Leaf disposal, cost an issue for some as burning ban nears in Lake County

Garbage collection and leaf disposal remain hot issues in unincorporated parts of northern Lake County as the effective date of new rules nears.

County officials are beefing up ways to answer continuing questions, including a phone hotline in advance of the June 1 rollout of county-mandated directives for garbage collection and a ban on leaf burning.

The county's waste hauling website also is being updated, and county board members are being provided with refreshed information for their electronic newsletters.

"It's very clear there's a lot of activity out there right now - a lot of specific questions are being asked," Eric Waggoner, director of planning building and development.

Waggoner in a report to the county board's public works, planning and transportation committee said the intent was to give residents more sources to draw from.

"Our hope is to corral all this information and get those questions answered so they can sign up like everybody else," Waggoner said. "There are a lot of people signing up without any hiccups."

In January, the county board by a 13-7 vote enacted permanent regulations for open burning, with conditions, starting June 1.

The measure, described as a step toward protecting public health, replaced a temporary ban enacted more than two years ago due to potential respiratory impacts from the coronavirus.

Woody materials can be burned in small fires all year and in larger ones from Nov. 1 to March 31 under the new rules. But leaf burning will be prohibited.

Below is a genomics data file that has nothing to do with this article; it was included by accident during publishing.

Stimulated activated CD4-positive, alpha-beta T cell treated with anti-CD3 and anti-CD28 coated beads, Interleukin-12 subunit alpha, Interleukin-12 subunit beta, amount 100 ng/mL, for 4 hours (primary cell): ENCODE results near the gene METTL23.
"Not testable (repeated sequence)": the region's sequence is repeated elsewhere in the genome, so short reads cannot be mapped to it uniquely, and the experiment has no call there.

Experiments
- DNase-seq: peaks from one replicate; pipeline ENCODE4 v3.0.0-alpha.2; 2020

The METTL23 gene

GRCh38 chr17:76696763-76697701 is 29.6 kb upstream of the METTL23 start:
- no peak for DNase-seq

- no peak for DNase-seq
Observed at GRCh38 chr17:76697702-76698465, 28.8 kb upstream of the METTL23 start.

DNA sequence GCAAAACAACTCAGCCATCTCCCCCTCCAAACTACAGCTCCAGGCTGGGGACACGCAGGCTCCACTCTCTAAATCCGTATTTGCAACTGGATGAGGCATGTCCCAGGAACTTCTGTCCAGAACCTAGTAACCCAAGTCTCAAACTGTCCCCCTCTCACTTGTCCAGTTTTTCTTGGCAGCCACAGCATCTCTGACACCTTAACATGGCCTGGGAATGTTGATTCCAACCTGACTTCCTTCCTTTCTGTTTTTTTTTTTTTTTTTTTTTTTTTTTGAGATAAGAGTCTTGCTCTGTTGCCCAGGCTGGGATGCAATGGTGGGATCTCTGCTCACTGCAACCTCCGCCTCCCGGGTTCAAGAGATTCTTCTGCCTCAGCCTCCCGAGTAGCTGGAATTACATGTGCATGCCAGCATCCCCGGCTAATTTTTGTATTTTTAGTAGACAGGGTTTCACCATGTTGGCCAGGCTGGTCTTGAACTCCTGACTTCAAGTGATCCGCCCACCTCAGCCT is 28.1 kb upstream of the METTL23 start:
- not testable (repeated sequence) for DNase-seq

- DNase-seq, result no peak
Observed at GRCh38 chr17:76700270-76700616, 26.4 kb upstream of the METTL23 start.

In tandem with the burning restriction, the county board authorized waste-hauling agreements with Lakeshore Recycling Services LLC for the southern half of the county and with Groot Recycling & Waste Services Inc. for the northern half. Optional seasonal yard waste collection is included in both contracts at an added cost.

Opponents of the leaf-burning ban say that could create an expensive problem for some residents with large or heavily wooded lots.

That's particularly the case in northwestern Lake County, which encompasses a large unincorporated area. A little more than a third of Lake County's land area is unincorporated.

"I have spent every single day since this has come out on the phone with my constituents. They're not happy," said Linda Pedersen, who represents the Antioch area on the county board.

"We're getting pummeled every day with all the details that are in or not in the (waste hauling) contract. This has been excruciating," added county board Member J. Kevin Hunter, who represents parts of Fox Lake and Lake Villa.

Enough concern has been raised that Lake Villa Township officials are encouraging residents to attend the annual meeting Tuesday evening to hear alternatives to the leaf-burning ban.

One option is for the township to buy a leaf vacuum truck to collect leaves from residential properties. However, finding a disposal site is an issue in itself and is under review, Township Supervisor Dan Venturi said. The cost would be about $250,000 the first year and $150,000 in subsequent years.

"The second option is to reach out to the county board for guidance on how to best withstand the economic and disposal impact of this unfunded mandate," he said in a news release announcing the meeting.

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